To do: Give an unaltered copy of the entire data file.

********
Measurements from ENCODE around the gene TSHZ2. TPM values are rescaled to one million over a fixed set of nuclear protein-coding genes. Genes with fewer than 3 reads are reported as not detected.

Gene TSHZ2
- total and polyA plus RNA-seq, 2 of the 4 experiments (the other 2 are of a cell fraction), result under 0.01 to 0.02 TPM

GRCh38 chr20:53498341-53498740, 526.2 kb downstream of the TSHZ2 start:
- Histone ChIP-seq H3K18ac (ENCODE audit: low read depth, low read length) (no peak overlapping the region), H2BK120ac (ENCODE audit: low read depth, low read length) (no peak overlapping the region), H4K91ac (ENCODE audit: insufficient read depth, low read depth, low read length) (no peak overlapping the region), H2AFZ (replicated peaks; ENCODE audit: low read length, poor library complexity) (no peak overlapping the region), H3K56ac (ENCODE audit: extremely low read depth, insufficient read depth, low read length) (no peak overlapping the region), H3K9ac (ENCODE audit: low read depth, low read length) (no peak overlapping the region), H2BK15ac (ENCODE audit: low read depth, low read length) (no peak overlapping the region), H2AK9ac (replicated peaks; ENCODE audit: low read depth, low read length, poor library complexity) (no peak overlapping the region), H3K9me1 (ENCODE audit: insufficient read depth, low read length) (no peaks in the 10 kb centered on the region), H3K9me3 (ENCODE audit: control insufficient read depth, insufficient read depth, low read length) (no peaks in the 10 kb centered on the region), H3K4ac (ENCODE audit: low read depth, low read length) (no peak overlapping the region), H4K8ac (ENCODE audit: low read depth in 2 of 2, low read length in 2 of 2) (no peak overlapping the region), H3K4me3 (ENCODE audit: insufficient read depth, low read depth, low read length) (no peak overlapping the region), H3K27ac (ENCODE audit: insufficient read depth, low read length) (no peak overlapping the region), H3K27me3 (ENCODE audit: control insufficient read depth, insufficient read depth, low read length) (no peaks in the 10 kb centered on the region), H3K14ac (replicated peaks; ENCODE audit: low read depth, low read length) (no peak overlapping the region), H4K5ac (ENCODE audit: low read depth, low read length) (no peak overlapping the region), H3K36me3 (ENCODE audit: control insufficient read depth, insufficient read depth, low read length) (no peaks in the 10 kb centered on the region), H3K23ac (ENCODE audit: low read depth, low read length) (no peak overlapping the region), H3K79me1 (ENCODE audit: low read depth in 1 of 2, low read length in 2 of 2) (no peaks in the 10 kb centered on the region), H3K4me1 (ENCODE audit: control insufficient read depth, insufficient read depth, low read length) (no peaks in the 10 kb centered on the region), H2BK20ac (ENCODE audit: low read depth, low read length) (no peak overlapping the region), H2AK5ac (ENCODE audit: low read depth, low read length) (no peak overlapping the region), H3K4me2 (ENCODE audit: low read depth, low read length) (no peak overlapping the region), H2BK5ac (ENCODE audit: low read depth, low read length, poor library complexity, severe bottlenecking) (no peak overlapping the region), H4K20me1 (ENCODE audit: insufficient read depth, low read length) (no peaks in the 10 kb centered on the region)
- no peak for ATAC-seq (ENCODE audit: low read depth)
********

Measurements from ENCODE around the gene TSHZ2. TPM values are rescaled to one million over a fixed set of nuclear protein-coding genes. Genes with fewer than 3 reads are reported as not detected.

Gene TSHZ2
- total and polyA plus RNA-seq, 2 of the 4 experiments (the other 2 are of a cell fraction), result under 0.01 to 0.02 TPM

GRCh38 chr20:53498341-53498740, 526.2 kb downstream of the TSHZ2 start:
- Histone ChIP-seq H3K18ac (ENCODE audit: low read depth, low read length) (no peak overlapping the region), H2BK120ac (ENCODE audit: low read depth, low read length) (no peak overlapping the region), H4K91ac (ENCODE audit: insufficient read depth, low read depth, low read length) (no peak overlapping the region), H2AFZ (replicated peaks; ENCODE audit: low read length, poor library complexity) (no peak overlapping the region), H3K56ac (ENCODE audit: extremely low read depth, insufficient read depth, low read length) (no peak overlapping the region), H3K9ac (ENCODE audit: low read depth, low read length) (no peak overlapping the region), H2BK15ac (ENCODE audit: low read depth, low read length) (no peak overlapping the region), H2AK9ac (replicated peaks; ENCODE audit: low read depth, low read length, poor library complexity) (no peak overlapping the region), H3K9me1 (ENCODE audit: insufficient read depth, low read length) (no peaks in the 10 kb centered on the region), H3K9me3 (ENCODE audit: control insufficient read depth, insufficient read depth, low read length) (no peaks in the 10 kb centered on the region), H3K4ac (ENCODE audit: low read depth, low read length) (no peak overlapping the region), H4K8ac (ENCODE audit: low read depth in 2 of 2, low read length in 2 of 2) (no peak overlapping the region), H3K4me3 (ENCODE audit: insufficient read depth, low read depth, low read length) (no peak overlapping the region), H3K27ac (ENCODE audit: insufficient read depth, low read length) (no peak overlapping the region), H3K27me3 (ENCODE audit: control insufficient read depth, insufficient read depth, low read length) (no peaks in the 10 kb centered on the region), H3K14ac (replicated peaks; ENCODE audit: low read depth, low read length) (no peak overlapping the region), H4K5ac (ENCODE audit: low read depth, low read length) (no peak overlapping the region), H3K36me3 (ENCODE audit: control insufficient read depth, insufficient read depth, low read length) (no peaks in the 10 kb centered on the region), H3K23ac (ENCODE audit: low read depth, low read length) (no peak overlapping the region), H3K79me1 (ENCODE audit: low read depth in 1 of 2, low read length in 2 of 2) (no peaks in the 10 kb centered on the region), H3K4me1 (ENCODE audit: control insufficient read depth, insufficient read depth, low read length) (no peaks in the 10 kb centered on the region), H2BK20ac (ENCODE audit: low read depth, low read length) (no peak overlapping the region), H2AK5ac (ENCODE audit: low read depth, low read length) (no peak overlapping the region), H3K4me2 (ENCODE audit: low read depth, low read length) (no peak overlapping the region), H2BK5ac (ENCODE audit: low read depth, low read length, poor library complexity, severe bottlenecking) (no peak overlapping the region), H4K20me1 (ENCODE audit: insufficient read depth, low read length) (no peaks in the 10 kb centered on the region)
- no peak for ATAC-seq (ENCODE audit: low read depth)